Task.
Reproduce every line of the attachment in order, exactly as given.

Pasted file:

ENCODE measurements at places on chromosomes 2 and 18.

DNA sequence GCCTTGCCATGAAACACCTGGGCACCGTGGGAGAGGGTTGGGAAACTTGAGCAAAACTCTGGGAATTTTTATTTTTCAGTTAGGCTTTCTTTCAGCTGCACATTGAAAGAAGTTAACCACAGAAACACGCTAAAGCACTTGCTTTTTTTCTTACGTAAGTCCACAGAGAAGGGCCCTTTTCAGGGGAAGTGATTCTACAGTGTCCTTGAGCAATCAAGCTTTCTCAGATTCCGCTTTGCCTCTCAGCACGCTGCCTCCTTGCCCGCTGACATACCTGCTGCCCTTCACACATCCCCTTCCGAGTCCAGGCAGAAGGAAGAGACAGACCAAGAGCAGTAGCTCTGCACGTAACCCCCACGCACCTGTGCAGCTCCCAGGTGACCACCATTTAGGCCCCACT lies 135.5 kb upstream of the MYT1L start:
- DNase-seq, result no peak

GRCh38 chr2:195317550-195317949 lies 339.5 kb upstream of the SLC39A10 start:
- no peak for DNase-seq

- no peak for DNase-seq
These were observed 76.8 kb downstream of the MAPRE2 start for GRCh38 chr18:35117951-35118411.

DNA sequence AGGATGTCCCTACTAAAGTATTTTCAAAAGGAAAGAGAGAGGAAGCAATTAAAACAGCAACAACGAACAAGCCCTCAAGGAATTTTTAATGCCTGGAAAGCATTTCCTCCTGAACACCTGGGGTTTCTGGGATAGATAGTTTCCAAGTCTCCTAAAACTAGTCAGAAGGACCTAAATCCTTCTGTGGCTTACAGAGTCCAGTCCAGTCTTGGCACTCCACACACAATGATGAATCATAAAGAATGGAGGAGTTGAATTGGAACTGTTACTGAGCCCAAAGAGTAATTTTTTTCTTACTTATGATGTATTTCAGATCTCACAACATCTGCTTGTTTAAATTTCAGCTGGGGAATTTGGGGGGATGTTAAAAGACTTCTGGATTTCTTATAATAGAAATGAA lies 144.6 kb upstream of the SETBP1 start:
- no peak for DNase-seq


ENCODE measurements at places on chromosomes 2 and 18.

DNA sequence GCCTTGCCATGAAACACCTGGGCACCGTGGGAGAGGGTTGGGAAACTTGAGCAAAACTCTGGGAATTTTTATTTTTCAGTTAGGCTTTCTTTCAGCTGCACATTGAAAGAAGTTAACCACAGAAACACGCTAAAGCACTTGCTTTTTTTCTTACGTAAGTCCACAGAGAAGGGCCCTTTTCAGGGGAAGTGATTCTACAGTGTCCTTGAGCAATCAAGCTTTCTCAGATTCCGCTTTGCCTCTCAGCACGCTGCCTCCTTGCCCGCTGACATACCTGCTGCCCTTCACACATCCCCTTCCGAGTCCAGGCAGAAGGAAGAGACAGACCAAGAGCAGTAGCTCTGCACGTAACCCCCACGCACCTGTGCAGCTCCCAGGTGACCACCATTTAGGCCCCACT lies 135.5 kb upstream of the MYT1L start:
- DNase-seq, result no peak

GRCh38 chr2:195317550-195317949 lies 339.5 kb upstream of the SLC39A10 start:
- no peak for DNase-seq

- no peak for DNase-seq
These were observed 76.8 kb downstream of the MAPRE2 start for GRCh38 chr18:35117951-35118411.

DNA sequence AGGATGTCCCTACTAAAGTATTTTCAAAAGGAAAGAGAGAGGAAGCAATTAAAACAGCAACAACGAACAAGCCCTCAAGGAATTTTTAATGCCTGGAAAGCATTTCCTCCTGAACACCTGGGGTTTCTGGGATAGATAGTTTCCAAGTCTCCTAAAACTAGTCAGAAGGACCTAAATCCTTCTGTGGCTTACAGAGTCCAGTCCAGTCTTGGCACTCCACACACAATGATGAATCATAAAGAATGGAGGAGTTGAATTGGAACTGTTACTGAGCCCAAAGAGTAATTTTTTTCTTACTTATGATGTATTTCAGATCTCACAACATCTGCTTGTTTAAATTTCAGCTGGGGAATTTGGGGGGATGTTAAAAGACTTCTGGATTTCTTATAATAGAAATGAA lies 144.6 kb upstream of the SETBP1 start:
- no peak for DNase-seq